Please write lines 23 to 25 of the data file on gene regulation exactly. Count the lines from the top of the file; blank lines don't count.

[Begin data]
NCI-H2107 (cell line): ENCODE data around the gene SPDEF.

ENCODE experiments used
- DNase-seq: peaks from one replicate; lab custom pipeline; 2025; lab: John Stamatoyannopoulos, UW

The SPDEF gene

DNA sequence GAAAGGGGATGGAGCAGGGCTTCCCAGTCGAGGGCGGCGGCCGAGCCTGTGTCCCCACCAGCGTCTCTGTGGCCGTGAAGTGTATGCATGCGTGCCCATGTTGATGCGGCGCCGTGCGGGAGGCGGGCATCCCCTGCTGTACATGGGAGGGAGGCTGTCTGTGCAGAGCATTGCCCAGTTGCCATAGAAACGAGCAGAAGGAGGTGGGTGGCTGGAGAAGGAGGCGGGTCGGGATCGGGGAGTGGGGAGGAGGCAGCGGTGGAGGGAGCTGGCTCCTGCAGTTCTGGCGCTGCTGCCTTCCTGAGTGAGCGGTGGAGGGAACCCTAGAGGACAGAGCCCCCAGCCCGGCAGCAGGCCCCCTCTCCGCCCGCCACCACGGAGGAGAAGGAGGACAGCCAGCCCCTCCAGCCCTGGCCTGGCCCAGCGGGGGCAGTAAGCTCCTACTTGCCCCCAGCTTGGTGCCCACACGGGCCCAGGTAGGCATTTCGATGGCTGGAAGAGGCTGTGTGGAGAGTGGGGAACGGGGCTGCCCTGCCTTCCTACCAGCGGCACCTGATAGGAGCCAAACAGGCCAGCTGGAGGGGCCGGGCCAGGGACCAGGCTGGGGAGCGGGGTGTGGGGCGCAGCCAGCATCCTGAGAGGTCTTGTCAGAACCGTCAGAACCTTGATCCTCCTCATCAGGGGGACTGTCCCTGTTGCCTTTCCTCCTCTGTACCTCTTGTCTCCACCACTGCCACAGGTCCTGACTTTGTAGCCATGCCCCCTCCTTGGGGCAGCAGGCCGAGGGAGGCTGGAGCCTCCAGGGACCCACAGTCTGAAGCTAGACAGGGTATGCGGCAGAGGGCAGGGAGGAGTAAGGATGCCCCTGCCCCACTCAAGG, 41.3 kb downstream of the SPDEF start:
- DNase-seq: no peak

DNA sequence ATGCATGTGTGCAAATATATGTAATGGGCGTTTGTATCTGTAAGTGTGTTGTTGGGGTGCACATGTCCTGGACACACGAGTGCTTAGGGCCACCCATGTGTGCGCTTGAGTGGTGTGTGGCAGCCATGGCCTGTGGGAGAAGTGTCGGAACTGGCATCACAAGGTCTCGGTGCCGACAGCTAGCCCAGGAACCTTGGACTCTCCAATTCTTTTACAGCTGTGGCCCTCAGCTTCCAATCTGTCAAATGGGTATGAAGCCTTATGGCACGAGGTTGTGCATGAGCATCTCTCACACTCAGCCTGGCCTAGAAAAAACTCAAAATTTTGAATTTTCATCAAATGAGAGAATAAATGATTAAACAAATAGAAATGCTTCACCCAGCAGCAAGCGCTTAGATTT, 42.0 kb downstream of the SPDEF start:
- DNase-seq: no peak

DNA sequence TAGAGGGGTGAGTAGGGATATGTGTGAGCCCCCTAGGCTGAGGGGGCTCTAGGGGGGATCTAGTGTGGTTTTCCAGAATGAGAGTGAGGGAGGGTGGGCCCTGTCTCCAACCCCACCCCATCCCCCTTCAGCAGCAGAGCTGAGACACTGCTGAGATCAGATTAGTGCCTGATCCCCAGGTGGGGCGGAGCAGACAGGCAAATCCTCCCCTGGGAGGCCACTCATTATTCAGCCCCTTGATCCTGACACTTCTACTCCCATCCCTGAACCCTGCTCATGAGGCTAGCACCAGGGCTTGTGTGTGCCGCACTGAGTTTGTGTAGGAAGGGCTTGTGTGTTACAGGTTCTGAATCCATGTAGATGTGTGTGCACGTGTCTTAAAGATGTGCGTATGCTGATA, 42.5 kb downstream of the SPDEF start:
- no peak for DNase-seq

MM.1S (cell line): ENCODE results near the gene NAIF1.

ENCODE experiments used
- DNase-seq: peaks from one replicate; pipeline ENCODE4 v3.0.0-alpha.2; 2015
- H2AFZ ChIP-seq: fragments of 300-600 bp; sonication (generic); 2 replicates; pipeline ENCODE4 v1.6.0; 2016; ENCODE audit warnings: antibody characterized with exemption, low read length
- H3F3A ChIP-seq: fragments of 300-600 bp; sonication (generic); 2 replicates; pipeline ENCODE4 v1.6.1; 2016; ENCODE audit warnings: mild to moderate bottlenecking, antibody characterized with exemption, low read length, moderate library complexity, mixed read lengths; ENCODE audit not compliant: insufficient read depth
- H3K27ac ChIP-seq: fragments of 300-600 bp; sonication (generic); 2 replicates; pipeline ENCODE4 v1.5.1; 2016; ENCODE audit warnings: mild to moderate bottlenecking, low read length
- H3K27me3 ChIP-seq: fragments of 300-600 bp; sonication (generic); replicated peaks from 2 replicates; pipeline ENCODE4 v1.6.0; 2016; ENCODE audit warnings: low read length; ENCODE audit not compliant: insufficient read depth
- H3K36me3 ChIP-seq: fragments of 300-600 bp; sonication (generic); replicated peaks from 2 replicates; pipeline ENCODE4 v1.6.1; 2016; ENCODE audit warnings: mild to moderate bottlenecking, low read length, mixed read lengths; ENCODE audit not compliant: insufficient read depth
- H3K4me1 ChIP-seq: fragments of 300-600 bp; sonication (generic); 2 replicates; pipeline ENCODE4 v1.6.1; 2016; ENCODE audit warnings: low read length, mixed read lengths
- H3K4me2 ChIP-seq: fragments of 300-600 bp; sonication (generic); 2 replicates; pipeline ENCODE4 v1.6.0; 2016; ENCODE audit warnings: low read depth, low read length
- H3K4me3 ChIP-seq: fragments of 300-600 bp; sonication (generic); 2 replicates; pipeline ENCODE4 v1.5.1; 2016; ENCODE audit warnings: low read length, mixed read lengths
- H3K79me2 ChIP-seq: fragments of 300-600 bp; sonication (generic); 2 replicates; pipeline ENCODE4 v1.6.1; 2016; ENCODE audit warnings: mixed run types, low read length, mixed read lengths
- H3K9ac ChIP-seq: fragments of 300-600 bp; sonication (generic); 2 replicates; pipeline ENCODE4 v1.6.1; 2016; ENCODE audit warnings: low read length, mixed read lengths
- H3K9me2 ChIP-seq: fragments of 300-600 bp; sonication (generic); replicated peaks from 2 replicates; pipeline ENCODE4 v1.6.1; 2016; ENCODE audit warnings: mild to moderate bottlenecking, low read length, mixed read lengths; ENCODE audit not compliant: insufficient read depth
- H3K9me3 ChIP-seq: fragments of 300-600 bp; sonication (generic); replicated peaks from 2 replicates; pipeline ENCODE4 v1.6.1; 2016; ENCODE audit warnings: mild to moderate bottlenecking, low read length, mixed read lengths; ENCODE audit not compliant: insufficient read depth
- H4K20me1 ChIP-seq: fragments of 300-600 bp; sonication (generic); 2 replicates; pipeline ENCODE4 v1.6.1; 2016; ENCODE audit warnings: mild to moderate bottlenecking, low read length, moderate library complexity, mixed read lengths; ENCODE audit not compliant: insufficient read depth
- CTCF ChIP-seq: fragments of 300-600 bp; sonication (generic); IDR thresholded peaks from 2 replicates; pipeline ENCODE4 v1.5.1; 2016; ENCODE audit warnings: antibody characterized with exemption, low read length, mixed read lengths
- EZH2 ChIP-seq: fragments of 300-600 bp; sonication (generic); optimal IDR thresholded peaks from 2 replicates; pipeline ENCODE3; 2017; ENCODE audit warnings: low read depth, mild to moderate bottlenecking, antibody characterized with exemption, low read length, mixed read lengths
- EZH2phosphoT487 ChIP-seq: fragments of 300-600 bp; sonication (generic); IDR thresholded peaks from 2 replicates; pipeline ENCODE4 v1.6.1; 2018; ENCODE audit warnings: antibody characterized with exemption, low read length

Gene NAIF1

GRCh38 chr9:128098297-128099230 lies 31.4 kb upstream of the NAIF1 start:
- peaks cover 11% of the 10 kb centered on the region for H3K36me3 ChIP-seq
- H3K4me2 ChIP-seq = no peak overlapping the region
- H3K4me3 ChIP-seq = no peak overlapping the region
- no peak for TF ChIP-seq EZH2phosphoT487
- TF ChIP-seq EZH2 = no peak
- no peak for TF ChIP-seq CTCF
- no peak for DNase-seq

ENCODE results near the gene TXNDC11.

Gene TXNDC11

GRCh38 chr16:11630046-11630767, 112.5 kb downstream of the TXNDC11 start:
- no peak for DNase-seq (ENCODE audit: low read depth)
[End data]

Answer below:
- H3K9ac ChIP-seq: fragments of 300-600 bp; sonication (generic); 2 replicates; pipeline ENCODE4 v1.6.1; 2016; ENCODE audit warnings: low read length, mixed read lengths
- H3K9me2 ChIP-seq: fragments of 300-600 bp; sonication (generic); replicated peaks from 2 replicates; pipeline ENCODE4 v1.6.1; 2016; ENCODE audit warnings: mild to moderate bottlenecking, low read length, mixed read lengths; ENCODE audit not compliant: insufficient read depth
- H3K9me3 ChIP-seq: fragments of 300-600 bp; sonication (generic); replicated peaks from 2 replicates; pipeline ENCODE4 v1.6.1; 2016; ENCODE audit warnings: mild to moderate bottlenecking, low read length, mixed read lengths; ENCODE audit not compliant: insufficient read depth